Is Heart Disease in Your Future? Ask a Doctor, Not a Genetic Test

Smiling female doctor examining senior patient in hospital

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Key Takeaways

  • A new study suggests regular checkups are better indicators of heart health than genetic tests.
  • Genetic testing only gives an idea of the potential for heart disease, not a guarantee.
  • Lifestyle factors such as high blood pressure, diabetes, and weight are more impactful to heart health than genetics.

When genetic testing became commonly accessible via at-home tests or affordable in-office tests, many assumed that the results would change our understanding of our potential health issues in the future. This has proven true for some diagnoses like cancer, but when it comes to heart disease, it seems that a physician’s assessment is more valuable.

A recent study published in the journal Circulation showed that a basic health assessment performed by a physician provided a more accurate picture of a patient’s heart disease risk than a genetic test.

The study, completed by researchers at Duke AI Health, examined two populations from large databases. None of the participants had coronary heart disease at the beginning of the study. Researchers looked at their polygenic risk scores (PRSs), or genetic markers that should indicate future heart dysfunction. They also did traditional clinical assessments that measured known risk factors, such as cholesterol, blood pressure, diabetes, and tobacco use.

The results showed that the traditional assessment was more accurate than the PRS in determining the future risk of heart disease. Even when the PRS was taken into consideration with traditional assessments, the physical evaluation was significantly more valuable.

Nurture vs. Nature

The results of the study were unsurprising to cardiologists. Ernst Von Schwarz, MD, PhD, a cardiologist at Cedars-Sinai Medical Center, told Verywell that while genetic testing may give you your family history and genetic predisposition to heart disease, lifestyle choices make a much larger impact on heart health.

Von Schwarz said that regular primary care checkups are essential n the United States, where many people are pre-diabetic or experience uncontrolled high blood pressure, both of which are cardiovascular risk factors.

“A large portion of adolescents have pre-hypertension or pre-diabetes,” Von Schwarz said. “But we don’t know about it unless you have a regular checkup. Forty-seven percent of the adult population is currently overweight. That alone is a risk factor that needs to be aggressively addressed with a change of lifestyle. That’s more important than genetic testing will ever be.”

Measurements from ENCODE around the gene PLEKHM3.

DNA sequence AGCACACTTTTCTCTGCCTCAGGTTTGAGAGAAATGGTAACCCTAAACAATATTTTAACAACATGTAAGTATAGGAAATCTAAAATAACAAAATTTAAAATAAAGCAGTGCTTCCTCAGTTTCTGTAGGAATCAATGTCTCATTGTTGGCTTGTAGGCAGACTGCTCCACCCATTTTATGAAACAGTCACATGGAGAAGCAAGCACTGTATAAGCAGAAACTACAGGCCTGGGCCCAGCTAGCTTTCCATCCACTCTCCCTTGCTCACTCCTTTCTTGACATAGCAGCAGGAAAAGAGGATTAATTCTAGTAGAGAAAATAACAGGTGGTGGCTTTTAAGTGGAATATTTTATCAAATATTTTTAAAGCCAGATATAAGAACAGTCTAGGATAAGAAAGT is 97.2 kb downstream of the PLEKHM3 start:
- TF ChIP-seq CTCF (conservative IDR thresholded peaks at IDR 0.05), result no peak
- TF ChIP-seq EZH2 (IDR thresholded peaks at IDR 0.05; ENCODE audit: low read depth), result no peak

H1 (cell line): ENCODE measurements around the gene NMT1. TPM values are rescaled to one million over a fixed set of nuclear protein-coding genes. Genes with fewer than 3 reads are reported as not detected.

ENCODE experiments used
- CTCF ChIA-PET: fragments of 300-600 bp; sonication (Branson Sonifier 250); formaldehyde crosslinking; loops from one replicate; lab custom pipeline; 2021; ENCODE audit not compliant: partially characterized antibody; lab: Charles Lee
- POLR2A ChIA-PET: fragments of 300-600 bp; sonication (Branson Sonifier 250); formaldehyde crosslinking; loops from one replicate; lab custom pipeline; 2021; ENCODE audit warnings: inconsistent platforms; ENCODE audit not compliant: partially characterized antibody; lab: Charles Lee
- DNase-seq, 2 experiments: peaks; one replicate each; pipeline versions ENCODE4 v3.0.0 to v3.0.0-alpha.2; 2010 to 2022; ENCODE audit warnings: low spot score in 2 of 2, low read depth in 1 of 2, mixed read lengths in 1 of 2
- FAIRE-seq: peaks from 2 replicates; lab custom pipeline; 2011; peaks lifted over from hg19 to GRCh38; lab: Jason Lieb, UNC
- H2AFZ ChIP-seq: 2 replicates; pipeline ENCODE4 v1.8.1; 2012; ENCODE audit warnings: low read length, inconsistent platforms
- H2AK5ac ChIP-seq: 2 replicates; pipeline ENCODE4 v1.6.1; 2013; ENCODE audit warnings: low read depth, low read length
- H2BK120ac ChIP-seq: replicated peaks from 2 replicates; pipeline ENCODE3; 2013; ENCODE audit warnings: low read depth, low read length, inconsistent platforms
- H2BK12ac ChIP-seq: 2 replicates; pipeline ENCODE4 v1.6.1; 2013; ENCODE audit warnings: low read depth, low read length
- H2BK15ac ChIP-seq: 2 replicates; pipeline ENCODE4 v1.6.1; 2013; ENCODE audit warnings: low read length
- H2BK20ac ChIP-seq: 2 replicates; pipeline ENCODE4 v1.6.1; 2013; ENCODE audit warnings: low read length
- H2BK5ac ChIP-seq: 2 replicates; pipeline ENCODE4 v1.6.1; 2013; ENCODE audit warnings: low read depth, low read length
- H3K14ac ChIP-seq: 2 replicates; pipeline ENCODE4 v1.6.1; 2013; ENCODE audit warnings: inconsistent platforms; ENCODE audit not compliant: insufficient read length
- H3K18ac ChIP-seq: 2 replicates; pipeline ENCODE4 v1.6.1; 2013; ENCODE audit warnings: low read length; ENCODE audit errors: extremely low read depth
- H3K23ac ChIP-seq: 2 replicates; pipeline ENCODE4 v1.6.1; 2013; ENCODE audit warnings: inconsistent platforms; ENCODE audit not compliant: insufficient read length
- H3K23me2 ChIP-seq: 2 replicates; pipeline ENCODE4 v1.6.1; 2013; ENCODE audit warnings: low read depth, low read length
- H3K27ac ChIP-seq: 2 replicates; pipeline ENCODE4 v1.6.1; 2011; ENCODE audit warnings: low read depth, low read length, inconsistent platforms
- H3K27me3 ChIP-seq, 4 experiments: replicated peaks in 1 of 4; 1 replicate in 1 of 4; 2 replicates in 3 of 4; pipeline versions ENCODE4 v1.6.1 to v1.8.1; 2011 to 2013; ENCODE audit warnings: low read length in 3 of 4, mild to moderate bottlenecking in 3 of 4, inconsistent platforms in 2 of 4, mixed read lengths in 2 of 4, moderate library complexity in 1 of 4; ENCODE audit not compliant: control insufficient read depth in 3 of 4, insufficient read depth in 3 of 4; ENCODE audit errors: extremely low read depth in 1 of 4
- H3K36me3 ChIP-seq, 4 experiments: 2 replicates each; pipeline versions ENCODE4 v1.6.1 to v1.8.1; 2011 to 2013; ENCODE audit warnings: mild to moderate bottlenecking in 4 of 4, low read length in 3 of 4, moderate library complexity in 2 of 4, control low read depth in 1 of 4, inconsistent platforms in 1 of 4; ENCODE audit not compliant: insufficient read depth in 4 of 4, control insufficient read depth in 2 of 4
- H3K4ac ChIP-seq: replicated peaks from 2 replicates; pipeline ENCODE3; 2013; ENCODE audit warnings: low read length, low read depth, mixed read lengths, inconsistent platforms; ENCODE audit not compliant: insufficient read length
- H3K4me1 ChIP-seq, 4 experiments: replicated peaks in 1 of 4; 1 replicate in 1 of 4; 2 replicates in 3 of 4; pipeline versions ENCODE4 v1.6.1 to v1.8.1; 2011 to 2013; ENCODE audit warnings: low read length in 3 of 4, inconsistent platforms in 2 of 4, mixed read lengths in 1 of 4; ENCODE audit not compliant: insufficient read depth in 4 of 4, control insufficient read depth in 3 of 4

Von Schwarz said that genetic testing can be interesting, but will not figure into evaluation plans for most physicians. That’s because they use symptoms as a guide for ordering or conducting any tests.

“Let’s say someone comes in with chest pain, and that person has had genetic testing done that says he’s at a very low risk of developing early heart disease,” Von Schwarz said. “There are really no clinical implications to that at all. If that patient has chest pain, then the assessment of a physician has more predictive value.”

The Downside of Testing

While some may feel reassured by knowing their genetic status, it can also cause a variety of negative responses. Von Schwarz said that some patients can incorrectly interpret genetic findings to be a promise of things to come rather than a proclivity.

“I’ve had people come in that have printed 15 pages of DNA sequences that show a higher risk of cardiovascular disease and tell me that they are dying of heart disease because it says so on the second page,” Von Schwarz said. “It doesn’t matter that they don’t have a weak heart or lack of oxygen. The fear is still there.”

Conversely, people who show a low risk of cardiovascular disease may make poorer health choices, buoyed by a false confidence in their heart health. A low genetic risk of heart disease would not impact a physician’s decision to order diagnostic tests, according to Von Schwarz.

“Genetic testings don’t rule anything out for the individual,” Von Schwarz said.

The study results concur. While genetic tests may give some insights, they tend to be expensive and don’t give an accurate picture of a patient’s health at the current moment. Clinical testing to measure cholesterol, oxygen levels, weight, and blood sugars can help guide better choices of diet and activity levels, which are known to lower heart disease risks.

What This Means For You

Genetic testing is easily accessible and as simple as a blood or saliva test now. But take the results in stride. Genetic markers only tell one part of your overall health story. Get regular checkups to help guide your health decisions and aim for a balanced diet and plenty of exercise to keep your heart in good shape.

1 Source
Verywell Health uses only high-quality sources, including peer-reviewed studies, to support the facts within our articles. Read our editorial process to learn more about how we fact-check and keep our content accurate, reliable, and trustworthy.
  1. Khan SS, Page C, Wojdyla DM, Schwartz YY, Greenland P, Pencina MJ. Predictive utility of a validated polygenic risk score for long-term risk of coronary heart disease in young and middle-aged adultsCirculation. 2022;146(8):587-596. doi:10.1161/CIRCULATIONAHA.121.058426

By Rachel Murphy
Rachel Murphy is a Kansas City, MO, journalist with more than 10 years of experience.